Everything you need to know to run an organization you can learn by watching a great kindergarten teacher.
Early in September The Economist published an article by Schumpeter entitled “Montessori management” (sic) using Montessori and “progressive” education as a straw man to bemoan the loss of authority in “child-centered” schools and democratic organizations. As virtually all the comments indicated, dichotomizing authority and democracy is shockingly “so last millennium,” and using Montessori as an example is just plain ignorant. In the last 70 years the history of organizations, schools and nations shows that the question: “Should we be authoritarian or democratic (or some balance)?” is archaic.
This new generation of leaders is working on a more sophisticated question: “How to exercise authority democratically.” True, there are places around the world where the either-or question is still alive and the best practices of democracy are driven underground by violence. In this country there are politicians and journalists who seem not to have moved on from the old dualistic question. Many of our school systems are still organized in a 19th century hierarchical factory model. However, great schools around the world give us some of our best models of what a great organization and a great democracy can look like. A mere glance at them exposes the core principles of a true democracy.
In a Montessori classroom, for instance, the teacher’s authority is unquestioned. And yet, when you observe a Montessori class, you see all 20 to 30 students increasing their own authority in mathematics, literacy, geography, biology and the disciplines of being a responsible member of a community. They are working hard, but no one is making them! How do they do that? Great teachers are leaders, not managers.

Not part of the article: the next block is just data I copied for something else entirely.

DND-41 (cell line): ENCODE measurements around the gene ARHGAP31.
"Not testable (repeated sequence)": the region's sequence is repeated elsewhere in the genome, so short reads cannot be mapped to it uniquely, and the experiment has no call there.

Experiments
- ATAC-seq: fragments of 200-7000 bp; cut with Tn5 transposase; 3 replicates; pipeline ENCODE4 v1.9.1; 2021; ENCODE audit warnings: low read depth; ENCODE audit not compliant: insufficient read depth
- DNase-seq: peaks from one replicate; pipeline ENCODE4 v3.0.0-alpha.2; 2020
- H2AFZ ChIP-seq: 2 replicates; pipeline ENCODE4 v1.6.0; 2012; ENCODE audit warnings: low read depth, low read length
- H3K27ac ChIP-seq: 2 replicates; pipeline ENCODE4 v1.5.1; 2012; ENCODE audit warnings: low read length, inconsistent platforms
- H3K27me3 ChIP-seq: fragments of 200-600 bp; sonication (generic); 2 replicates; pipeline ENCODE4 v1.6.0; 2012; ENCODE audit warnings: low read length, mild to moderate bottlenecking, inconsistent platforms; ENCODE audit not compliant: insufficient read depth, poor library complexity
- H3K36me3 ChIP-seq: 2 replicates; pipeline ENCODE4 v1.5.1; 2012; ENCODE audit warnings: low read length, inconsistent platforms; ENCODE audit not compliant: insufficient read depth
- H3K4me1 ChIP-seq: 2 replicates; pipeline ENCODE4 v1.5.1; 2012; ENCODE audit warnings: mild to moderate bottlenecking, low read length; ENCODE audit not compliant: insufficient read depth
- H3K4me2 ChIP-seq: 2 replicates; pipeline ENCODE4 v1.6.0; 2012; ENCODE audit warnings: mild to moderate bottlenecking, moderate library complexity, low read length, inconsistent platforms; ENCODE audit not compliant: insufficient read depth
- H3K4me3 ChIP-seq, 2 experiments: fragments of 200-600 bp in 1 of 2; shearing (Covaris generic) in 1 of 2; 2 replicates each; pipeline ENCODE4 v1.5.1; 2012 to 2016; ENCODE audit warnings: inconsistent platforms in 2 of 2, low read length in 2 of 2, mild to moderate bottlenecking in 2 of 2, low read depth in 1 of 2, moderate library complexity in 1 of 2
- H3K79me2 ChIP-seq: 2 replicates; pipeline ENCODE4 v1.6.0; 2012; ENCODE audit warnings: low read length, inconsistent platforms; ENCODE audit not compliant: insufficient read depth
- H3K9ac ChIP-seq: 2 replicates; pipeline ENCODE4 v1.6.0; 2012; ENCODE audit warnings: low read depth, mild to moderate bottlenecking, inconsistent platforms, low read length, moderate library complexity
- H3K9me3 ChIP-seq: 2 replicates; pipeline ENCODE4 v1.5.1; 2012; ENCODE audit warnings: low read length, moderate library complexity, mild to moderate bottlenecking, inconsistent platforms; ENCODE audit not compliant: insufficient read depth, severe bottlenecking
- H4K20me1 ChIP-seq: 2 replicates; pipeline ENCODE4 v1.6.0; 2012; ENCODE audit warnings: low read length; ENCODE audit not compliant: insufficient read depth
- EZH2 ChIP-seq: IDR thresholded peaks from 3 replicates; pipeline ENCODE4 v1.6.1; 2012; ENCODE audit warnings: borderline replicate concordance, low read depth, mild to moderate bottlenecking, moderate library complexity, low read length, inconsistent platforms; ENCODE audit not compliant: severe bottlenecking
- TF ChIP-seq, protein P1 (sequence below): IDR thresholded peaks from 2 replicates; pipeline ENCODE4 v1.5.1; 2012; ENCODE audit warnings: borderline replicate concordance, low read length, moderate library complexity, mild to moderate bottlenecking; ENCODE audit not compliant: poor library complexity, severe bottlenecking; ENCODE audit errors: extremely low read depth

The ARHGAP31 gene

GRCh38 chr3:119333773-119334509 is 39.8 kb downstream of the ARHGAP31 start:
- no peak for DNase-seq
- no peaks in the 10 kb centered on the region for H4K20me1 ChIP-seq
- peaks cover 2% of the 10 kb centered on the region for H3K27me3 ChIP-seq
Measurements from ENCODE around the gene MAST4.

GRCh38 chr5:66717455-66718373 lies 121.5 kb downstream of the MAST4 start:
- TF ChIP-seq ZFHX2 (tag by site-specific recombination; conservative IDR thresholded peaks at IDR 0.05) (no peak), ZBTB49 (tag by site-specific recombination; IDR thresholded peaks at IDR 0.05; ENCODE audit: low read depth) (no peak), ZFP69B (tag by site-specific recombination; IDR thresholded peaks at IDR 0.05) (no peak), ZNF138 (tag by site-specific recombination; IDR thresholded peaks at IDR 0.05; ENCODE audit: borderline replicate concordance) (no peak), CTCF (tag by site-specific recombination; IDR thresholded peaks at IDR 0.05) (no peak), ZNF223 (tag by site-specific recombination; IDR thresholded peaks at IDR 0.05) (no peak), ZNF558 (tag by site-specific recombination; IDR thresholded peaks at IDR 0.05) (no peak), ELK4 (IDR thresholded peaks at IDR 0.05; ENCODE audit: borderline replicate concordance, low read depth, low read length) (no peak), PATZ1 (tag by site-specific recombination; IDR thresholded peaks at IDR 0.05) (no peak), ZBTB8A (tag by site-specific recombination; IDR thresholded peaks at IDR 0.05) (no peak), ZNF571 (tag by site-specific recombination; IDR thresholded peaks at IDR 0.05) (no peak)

Montessori teachers teach their curriculum through materials that they prepared ahead of time. When the materials do the teaching, the students maximize their learning because their internal motivation and individual decision-making are high. The students take on challenges that are right for their mental, emotional, social and physical age, because the boss is not “holding them accountable,” but creating the right conditions.
All great leaders from General Eisenhower to our best managers, principals and teachers, know that the best measure of quality management is: when you are absent, the work continues with no loss of energy and enthusiasm. If the mice play when you are away, you are doing something wrong.
All great teachers use the academic curriculum as the vehicle for teaching the real core competencies of communicating, collaborating, creating and contributing, and the students practice them all day long every day mostly on their own. This is possible because great teachers know that children naturally gravitate toward these basic inclinations of the human species, that humans were designed to communicate, collaborate, create and contribute, that children reveal these inclinations by the first 18 months of life, and that the main adult role is to be with them as they demonstrate their progress in activities of ever-increasing complexity.
Leaders know that making democracy work is a matter of each person playing his or her position in partnership with others. Yes, learning from each other, differentiated responsibilities, individual responsibility, collective ownership, open discussion, consultation, communication, 360 degree evaluation, setting limits and enforcing boundaries are all required for an organization to be successful: all of the above, not pick and choose depending on your inclinations.
It was nice for me to be reminded—especially reading the comments to Schumpeter’s article—that in my lifetime we have made great progress toward democracy. My children’s age-peers are so much more sophisticated at exercising leadership in such a way that it brings out the leadership in others.
Today it is obvious to most of us that good corporate decision-making includes some unilateral decision-making along with open-dialogue and consensus-building. Great schools provide some of our best examples and Montessori classrooms model the disciplines of exercising authority in ways that bring out the authority of followers.
These are principles that all great kindergarten teachers have always known. When you take responsibility for the education of 25 squirmy five-year-olds, you come face to face with the reality that your control is limited and that the only way of making it through the year is to design things so that they increasingly own their own control. Maybe we should have a workshop for all CEO’s and world leaders lead by great kindergarten teachers.
(I post no link to the Economist article, because it’s no longer on the web. Were they embarrassed? That would be more evidence that I am right—the world is moving inexorably toward a more perfect union.)